Four Democratic lawmakers have written to the Department of Justice to investigate Warner Bros. Discovery and launch an inquiry into alleged anti-competitive behavior. Democratic representatives Elizabeth Warren, Pramila Jayapal, David Cicilline and Joaquin Castro wrote that the merged company has harmed workers and reduced consumer choice. Warner Bros. Discovery was formed after WarnerMedia merged with Discovery Inc. in April 2022.
“We respectfully urge the Justice Department to investigate the state of competition in affected labor and consumer markets following consummation of this merger, which appears to have enabled Warner Bros. Discovery (WBD) to adopt potentially anticompetitive practices that reduce consumer choice and harm workers in affected labor markets,” the lawmakers wrote in the letter.
Warner Bros. Discovery did not respond to TechCrunch’s request for comment.
The lawmakers argue that Warner Bros. Discovery’s new ownership is “hollowing out an iconic American studio.” The letter outlines that many projects were cancelled by Warner Bros. Discovery not long after the merger, including “Batgirl,” which was canceled even though filming for the movie had already been completed. The letter also refers to the cancellation of popular shows like “Gordita Chronicles” and “The Time Traveler’s Wife.”
In addition, the lawmakers note that Primetime Emmy Award winner J. J. Abrams is now shopping elsewhere for a home for his TV show “Demimonde” which was initially picked up by HBO and then canceled before production began on the project.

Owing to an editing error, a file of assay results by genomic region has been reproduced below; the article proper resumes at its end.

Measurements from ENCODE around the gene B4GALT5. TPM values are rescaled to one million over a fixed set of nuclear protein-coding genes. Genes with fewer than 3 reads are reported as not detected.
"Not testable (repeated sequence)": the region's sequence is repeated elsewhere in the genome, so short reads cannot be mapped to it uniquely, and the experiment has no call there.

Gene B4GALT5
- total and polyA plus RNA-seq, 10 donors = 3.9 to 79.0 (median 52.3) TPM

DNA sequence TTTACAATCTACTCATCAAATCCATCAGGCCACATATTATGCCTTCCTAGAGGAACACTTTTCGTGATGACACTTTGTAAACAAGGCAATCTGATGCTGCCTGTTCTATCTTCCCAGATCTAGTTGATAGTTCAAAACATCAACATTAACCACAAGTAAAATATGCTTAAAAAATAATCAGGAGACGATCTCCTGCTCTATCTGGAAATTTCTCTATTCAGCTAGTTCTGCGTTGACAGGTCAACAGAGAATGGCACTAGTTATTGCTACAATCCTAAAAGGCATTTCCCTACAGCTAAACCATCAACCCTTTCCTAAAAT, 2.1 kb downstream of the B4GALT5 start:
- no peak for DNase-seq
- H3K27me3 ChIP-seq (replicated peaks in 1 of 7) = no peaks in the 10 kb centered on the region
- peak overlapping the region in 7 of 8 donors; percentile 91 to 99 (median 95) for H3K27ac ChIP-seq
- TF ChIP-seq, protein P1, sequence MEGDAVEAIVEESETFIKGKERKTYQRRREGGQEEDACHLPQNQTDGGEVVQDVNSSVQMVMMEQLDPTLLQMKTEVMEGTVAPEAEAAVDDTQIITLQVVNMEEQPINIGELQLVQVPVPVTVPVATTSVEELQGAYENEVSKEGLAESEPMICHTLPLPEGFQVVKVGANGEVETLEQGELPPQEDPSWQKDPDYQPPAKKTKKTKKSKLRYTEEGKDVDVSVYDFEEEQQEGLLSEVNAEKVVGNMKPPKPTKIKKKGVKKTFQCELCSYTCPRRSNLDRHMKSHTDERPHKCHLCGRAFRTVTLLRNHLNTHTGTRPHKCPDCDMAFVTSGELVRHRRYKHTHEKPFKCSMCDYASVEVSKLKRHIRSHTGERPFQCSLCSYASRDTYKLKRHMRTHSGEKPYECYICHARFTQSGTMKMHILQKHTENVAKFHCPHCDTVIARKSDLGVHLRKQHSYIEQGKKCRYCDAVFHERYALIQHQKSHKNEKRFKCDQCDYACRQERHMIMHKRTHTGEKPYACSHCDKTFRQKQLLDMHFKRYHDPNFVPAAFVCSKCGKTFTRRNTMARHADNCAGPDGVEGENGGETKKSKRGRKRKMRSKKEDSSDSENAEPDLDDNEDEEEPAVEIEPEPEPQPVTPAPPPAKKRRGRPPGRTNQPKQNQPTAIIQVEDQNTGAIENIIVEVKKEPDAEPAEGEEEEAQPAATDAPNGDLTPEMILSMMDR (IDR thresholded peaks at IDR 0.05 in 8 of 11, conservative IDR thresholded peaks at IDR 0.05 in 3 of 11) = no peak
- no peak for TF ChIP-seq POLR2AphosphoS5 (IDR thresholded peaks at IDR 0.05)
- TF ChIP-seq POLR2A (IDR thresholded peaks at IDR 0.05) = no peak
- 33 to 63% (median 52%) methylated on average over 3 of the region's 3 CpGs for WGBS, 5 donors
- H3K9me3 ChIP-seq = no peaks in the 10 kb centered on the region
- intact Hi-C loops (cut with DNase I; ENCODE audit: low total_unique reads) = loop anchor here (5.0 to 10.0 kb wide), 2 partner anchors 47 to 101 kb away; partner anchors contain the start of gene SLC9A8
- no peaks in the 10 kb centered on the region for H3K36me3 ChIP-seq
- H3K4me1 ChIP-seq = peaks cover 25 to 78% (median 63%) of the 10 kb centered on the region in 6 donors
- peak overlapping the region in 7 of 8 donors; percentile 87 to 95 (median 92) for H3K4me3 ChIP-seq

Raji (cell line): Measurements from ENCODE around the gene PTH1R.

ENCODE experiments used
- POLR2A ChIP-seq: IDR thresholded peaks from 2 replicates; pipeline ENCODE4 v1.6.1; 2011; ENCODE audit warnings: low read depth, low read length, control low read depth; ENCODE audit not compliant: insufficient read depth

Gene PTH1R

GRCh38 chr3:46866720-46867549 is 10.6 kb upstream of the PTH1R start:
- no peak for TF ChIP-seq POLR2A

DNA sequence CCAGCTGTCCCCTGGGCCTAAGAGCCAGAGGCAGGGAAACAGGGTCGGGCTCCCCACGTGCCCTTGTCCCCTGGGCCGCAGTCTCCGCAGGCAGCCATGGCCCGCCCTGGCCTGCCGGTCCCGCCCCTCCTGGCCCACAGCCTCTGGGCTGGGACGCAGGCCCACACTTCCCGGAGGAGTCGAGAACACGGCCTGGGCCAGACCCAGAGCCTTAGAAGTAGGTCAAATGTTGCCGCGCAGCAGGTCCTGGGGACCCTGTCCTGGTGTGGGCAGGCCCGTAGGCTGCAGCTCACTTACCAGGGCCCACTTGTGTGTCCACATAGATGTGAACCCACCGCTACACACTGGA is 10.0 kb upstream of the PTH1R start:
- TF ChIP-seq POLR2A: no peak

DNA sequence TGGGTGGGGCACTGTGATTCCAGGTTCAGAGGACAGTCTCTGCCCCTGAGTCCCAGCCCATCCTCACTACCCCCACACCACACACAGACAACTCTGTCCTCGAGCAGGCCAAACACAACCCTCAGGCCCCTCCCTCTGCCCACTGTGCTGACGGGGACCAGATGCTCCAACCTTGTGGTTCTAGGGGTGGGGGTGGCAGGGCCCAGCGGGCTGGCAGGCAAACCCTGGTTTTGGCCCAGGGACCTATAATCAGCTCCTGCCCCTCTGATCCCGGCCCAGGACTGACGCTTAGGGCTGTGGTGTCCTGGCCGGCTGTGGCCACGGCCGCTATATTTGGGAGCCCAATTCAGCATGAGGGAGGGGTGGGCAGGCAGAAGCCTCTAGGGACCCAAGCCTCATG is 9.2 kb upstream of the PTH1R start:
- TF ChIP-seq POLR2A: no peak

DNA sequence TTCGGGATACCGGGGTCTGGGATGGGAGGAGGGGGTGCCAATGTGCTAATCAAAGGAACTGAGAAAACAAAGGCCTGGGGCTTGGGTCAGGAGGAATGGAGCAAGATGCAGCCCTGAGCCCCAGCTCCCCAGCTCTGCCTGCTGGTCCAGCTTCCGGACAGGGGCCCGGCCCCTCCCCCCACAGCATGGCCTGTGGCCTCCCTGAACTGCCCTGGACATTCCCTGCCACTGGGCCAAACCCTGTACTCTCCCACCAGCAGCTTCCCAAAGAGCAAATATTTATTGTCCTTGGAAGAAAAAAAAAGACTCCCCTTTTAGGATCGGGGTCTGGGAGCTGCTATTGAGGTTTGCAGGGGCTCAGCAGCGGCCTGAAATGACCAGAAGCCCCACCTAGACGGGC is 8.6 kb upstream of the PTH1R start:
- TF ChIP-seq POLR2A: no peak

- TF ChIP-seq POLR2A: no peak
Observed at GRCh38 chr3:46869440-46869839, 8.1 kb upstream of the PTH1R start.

The letter notes that consumers will likely never be able to watch shows purchased then cancelled by the company, and that Warner Bros. Discovery’s conduct amounts to a “catch and kill” practice that limits consumer choice.
The lawmakers also outline that the company’s actions are leaving workers with fewer choices for employment and advancement.
“Shortly after the merger was finalized, WBD began realizing a number of cost synergies that were used to justify the merger in the first place—including cuts to hundreds of jobs for working people,” the letter reads. “First, WBD cut the streaming platform CNN+. The CNN+ cut affected about 350 employees, and four months later, CNN laid off an additional 400 employees. WBD also enacted 100 layoffs in its company’s ad sales department as another cost-cutting effort related to the merger. In total, the aforementioned cuts affected thousands of people. Notably, WBD still has $3.5 billion in planned cuts—which does not bode well for workers.”
The letter ends by asking the Department of Justice to take another look at the transaction and take into consideration the actions that the company has taken since the merger was finalized a year ago. The lawmakers write that they hope the guidelines for the merger are updated to ensure they reflect the needs of workers, consumers and content creators in the media and entertainment industry.
The letter comes as Warner Bros. Discovery is expected to hold a press event sometime this week regarding its new direct-to-consumer streaming plan.